Ultrasound Intraoral Imaging

Clinical Use

Clinical research summary and references [- November 2017] (Compiled by J Cleland & J Isles, Strathclyde University, UK) (pdf)

Ultrax Project

An investigation of the efficacy of ultrasound as a feedback tool for diagnosis and treatment of speech disorders  funded by the UK Engineering and Physical Sciences Research Council 2011-2014. Work is being carried out by Articulate Instruments Ltd in co-operation with CSTR, University of Edinburgh and CASL, Queen Margaret University. The project has a further aim of enhancing the ultrasound image of the tongue in order to provide clearer feedback and assessment.

British Columbia

Ultrasound has been used by speech language pathologists in school districts in British Columbia for about 10 years as a visual feedback tool for assessment and therapy. An introduction to how ultrasound is used in BC can be found on the UBC school of audiology and speech sciences website

UltraPhonix

UltraPhonix project 2015-2016 aims to evaluate the effectiveness of Ultrasound Visual Biofeedback (U-VBF) therapy in treating Speech Sound Disorders (SSDs) which have been unresponsive to traditional speech therapy methods. The project is run jointly by Queen Margaret University and Strathclyde University.

Ultrasound Biofeedback for Therapy-Resistant Speech Sound Disorders in Children

The project at Syracuse University 2013-2016  will refine ultrasound biofeedback based intervention procedures, determine if different profiles of children with speech sound disorders respond to the intervention, and compare the outcomes of this approach to outcomes achieved with traditional speech therapy.

Multicenter NIH Speech Remediation Project

NIDCD multisite (CUNY, University of Cincinnati, Haskins, New York University and University of Syracuse) translational grant 2014-2019 focuses on direct applications in the clinic—the use of ultrasound for assessment and visual biofeedback for children who misarticulate /r/.

University of Sydney

Planning to investigate and develop treatments for developmental speech disorders, apraxia, cleft palate, head and neck cancer, hearing impairment, swallowing and dysarthria using ultrasound biofeedback.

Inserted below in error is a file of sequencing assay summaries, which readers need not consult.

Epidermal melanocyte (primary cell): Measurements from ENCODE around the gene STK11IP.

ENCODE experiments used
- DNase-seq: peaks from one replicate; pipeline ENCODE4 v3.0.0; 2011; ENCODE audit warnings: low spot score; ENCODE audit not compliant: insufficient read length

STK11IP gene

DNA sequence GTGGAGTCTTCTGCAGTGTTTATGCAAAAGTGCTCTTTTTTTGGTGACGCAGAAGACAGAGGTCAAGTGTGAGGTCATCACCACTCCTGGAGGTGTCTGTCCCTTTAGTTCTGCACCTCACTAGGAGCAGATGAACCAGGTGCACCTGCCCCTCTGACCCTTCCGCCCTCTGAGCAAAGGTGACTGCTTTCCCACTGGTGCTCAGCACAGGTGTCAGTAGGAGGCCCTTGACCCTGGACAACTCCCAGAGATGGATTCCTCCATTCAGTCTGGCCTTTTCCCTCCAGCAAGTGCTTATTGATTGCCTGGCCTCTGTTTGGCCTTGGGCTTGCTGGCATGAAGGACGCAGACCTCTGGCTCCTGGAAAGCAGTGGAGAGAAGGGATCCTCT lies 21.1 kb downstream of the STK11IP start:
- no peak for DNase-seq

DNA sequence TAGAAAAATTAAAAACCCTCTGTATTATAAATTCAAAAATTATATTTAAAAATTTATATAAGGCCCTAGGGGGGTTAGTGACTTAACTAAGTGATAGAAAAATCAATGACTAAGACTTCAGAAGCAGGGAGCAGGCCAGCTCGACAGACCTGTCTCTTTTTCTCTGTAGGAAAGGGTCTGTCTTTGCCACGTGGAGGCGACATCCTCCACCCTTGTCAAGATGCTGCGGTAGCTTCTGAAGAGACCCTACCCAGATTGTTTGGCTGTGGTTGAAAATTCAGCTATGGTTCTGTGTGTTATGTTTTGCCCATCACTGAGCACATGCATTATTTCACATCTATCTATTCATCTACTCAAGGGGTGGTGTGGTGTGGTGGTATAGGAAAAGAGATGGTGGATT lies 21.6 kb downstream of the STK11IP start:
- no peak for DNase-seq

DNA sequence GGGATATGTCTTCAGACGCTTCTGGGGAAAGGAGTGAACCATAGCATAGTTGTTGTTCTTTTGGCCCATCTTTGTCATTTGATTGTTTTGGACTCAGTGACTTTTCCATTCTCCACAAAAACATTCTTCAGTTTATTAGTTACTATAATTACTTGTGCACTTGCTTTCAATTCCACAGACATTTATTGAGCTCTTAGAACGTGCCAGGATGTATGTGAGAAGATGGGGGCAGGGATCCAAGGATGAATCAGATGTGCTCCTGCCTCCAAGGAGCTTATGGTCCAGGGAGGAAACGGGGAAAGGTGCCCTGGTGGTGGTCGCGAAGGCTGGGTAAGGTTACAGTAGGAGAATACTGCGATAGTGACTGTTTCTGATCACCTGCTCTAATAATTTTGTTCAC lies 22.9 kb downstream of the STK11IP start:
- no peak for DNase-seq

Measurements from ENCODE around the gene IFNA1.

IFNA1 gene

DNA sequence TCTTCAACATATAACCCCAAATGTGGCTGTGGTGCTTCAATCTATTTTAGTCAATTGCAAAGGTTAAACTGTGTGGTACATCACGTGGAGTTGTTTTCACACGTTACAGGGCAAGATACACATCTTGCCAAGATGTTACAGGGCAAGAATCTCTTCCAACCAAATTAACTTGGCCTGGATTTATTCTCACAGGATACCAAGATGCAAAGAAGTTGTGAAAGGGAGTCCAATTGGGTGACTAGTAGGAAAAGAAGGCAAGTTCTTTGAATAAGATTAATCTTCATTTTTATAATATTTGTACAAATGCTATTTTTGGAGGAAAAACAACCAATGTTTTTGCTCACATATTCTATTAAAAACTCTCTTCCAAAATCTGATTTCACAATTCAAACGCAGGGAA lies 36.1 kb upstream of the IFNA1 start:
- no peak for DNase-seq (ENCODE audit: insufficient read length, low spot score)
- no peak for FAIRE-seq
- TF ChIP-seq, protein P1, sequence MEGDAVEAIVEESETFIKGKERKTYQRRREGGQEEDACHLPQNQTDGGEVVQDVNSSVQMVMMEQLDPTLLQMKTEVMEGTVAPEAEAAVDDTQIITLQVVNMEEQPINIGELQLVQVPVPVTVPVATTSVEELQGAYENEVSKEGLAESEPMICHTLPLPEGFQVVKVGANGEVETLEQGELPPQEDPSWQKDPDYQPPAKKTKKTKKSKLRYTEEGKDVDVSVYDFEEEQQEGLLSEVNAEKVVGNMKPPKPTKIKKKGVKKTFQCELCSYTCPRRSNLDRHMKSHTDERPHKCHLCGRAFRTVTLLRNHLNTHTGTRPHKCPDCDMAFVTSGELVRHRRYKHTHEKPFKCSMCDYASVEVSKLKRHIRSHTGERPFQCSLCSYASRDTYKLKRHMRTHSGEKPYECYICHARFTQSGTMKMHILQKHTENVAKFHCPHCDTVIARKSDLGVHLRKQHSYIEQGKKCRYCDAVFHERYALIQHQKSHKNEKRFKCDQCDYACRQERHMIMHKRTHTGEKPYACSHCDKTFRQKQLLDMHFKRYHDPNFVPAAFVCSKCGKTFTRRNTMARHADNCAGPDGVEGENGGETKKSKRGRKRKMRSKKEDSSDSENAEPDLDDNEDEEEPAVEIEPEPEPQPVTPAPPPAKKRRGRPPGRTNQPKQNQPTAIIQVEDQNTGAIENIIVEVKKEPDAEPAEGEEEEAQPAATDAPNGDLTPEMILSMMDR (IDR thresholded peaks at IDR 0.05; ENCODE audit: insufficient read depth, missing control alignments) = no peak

University of Strathclyde

Project 01 Jan 2017-31 Mar 2018; Visualising Speech: Using Ultrasound Visual Biofeedback to Diagnose and Treat Speech Disorders in Children with Cleft Lip and Palate

Phonetics

Using ultrasound for Speech research

With ultrasound, it is easy to get a moving image representing the tongue but it is important to understand the way ultrasound works in order to get the best and most accurate image. Ultrasound tutorial (draft in progess)

Seeing Speech teaching resource

The Seeing Speech phonetics teaching web resource is now available

This resource provides teachers and students of Practical Phonetics with synchronised ultrasound video, audio and 2D/3D diagrams of modelled speech and spontaneous speech (drawn from collected Ultrasound Tongue Images and MRI corpora).

Dynamic Dialects Project

Dynamic Dialects is the product of a collaboration between researchers at the University of Glasgow, Queen Margaret University Edinburgh, University College London and Napier University, Edinburgh. Dynamic Dialects is an accent database, containing an articulatory video-based corpus of speech samples from world-wide accents of English. Videos in this corpus contain synchronised audio, ultrasound-tongue-imaging video and video of the moving lips. We are continuing to augment this resource.

Echo B

The EchoB is a compact yet accurate black and white system well suited to speech research.

Key Features:

  • Portable: 62 x 210 x 165mm ; 1.6kg
  • Hardware sync signal: TTL pulse on completion of every frame allowing fully automated, accurate audio sync.
  • Speech capture software: Integrated with AAA capture/analysis software
  • Raw scan data capture: Saves disk space and allows more accurate analysis. No torn images.
  • Microconvex probe 5-8MHz probe recommended for imaging children and small to medium sized adults
  • High frame rate: Frame rate up to 120Hz (more typically 87Hz for 70mm depth; 70% FOV)
  • Low Cost
  • No fan noise There is no cooling fan so microphone can be near machine.